Earlier this month, the Supreme Court announced its decision in the Janus Capital Group v. First Derivative Traders case. The Court decided in favor of Janus, holding that Janus prevails because, though Janus may have been significantly involved in preparing the statement in question, it is dispositive that it did not "make" the statement because it did not have ultimate control.
For purposes of Rule 10b–5, the maker of a statement is the person or entity with ultimate authority over the statement, including its content and whether and how to communicate it. Without control, a person or entity can merely suggest what to say, not “make” a statement in its own right. One who prepares or publishes a statement on behalf of another is not its maker.
The decision has left many wondering about the lasting effect it may have on private actions under Rule 10b-5, and how the decision may affect funds, advisers, and boards. To help put the decision in perspective, and also to help provide some ideas about what it may mean for the future, we have assembled (in no particular order) a collection of law firm client memoranda discussing the case and its implications.
- Ropes & Gray, Supreme Court Forecloses Primary Liability for Secondary Actors in Securities Offerings
- Gibson Dunn, U.S. Supreme Court Clarifies the Scope of Private Liability Under Rule 10b-5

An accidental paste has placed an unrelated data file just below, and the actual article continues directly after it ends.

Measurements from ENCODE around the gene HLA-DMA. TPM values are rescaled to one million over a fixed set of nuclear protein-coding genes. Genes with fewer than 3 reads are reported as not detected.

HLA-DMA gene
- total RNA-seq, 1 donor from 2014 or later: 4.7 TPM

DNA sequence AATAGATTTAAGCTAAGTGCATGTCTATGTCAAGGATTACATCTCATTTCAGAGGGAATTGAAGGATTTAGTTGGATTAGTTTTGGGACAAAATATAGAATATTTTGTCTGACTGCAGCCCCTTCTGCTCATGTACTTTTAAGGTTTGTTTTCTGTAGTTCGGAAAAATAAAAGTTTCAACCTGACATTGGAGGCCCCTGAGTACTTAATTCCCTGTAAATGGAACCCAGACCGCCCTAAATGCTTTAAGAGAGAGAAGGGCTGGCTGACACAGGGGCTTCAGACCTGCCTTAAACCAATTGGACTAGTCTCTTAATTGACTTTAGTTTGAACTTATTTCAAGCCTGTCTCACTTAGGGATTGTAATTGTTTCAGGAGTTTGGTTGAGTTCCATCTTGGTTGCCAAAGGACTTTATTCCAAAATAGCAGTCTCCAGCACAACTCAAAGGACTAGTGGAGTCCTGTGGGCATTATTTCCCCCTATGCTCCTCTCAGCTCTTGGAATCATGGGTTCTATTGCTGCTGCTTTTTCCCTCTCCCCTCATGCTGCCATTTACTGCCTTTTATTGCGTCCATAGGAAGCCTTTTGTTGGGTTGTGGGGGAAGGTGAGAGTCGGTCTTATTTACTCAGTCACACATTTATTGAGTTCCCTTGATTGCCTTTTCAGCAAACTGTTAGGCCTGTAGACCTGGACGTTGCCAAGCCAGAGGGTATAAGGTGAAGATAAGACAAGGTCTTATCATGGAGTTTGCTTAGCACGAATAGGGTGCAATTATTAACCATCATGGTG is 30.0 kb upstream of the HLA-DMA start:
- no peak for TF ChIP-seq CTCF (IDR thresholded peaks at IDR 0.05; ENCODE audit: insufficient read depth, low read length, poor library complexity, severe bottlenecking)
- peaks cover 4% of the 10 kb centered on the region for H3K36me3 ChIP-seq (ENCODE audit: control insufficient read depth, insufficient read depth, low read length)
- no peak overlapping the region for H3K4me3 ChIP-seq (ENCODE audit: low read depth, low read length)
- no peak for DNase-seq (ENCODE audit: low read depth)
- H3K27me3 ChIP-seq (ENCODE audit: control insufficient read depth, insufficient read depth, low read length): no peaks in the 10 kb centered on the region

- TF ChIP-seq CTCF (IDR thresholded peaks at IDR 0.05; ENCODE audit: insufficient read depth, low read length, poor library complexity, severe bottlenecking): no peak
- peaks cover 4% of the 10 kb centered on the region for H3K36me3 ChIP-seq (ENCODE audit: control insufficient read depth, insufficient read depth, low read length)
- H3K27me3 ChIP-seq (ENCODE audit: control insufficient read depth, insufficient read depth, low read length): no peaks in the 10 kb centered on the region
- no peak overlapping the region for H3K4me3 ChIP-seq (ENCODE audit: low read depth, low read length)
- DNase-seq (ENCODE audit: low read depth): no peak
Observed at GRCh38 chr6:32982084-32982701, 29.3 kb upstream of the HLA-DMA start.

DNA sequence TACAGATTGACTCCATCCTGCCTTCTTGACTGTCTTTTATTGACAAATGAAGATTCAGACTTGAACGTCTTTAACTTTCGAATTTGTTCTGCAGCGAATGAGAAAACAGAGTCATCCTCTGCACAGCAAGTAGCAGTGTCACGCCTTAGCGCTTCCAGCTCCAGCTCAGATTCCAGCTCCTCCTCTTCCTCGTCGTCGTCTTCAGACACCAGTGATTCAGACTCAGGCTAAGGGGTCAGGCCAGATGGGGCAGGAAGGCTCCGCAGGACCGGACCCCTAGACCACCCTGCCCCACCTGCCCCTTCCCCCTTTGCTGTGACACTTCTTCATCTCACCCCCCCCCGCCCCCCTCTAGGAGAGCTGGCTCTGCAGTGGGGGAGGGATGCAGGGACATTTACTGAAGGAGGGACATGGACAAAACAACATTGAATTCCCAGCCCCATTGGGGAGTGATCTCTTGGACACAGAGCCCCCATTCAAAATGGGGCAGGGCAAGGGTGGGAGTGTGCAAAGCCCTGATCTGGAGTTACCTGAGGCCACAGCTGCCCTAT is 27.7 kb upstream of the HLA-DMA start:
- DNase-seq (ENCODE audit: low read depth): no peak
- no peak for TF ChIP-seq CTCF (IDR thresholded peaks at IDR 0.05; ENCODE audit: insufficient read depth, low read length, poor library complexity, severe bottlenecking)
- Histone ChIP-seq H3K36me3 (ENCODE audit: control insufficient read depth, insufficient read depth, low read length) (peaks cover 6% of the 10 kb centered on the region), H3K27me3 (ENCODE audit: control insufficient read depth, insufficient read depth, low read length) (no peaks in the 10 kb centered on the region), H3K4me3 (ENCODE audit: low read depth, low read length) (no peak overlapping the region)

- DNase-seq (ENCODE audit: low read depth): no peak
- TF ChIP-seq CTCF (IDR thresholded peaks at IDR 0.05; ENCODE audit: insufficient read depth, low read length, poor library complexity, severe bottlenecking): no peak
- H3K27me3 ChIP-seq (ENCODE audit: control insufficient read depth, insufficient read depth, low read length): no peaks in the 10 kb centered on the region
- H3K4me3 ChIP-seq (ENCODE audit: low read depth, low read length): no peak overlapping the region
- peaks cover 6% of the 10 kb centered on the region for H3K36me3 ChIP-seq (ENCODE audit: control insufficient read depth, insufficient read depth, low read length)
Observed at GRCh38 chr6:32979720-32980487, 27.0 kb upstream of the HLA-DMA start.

- Blank Rome LLP, Supreme Court Holds Adviser Who Participated in Drafting Statements Did Not "Make" Them for Purposes of Rule 10b-5 Liability
- Dechert LLP, The United States Supreme Court Declines to Expand the Scope of Primary Liability under Rule 10b-5 to Services Providers Who Do Not Have Ultimate Authority Over Statements
- Stradley Ronon LLP, Supreme Court Limits Primary Liability Under Rule 10b-5
- Wilkie Farr & Gallagher LLP, Supreme Court Holds that Rule 10b-5 Must Be Construed Narrowly
- Cooley LLP, Supreme Court Limits 10b-5 Liability to Companies and Company Officials Making Statements to the Market
- Greenberg Taurig, U.S. Supreme Court Limits Liability Under Rule 10b-5
- King & Spalding, U.S. Supreme Court Decision May Limit Scope of Persons Who Can Be Primarily Liable for Securities Fraud Under Rule 10b-5
- Morrison & Foerster LLP, United States: U.S. Supreme Court Limits Reach Of Primary Liability In Securities Fraud Cases
- Proskauer Rose LLP, Supreme Court Narrowly Defines Those Who "Make" Actionable Statements Under Rule 10b-5
- Drinker Biddle & Reath LLP, Divided Supreme Court Rules In Favor Of Adviser In Prospectus Disclosure Case
- K&L Gates LLP, The Supreme Court's Janus Decision: No Secondary Liability, but Many Secondary Questions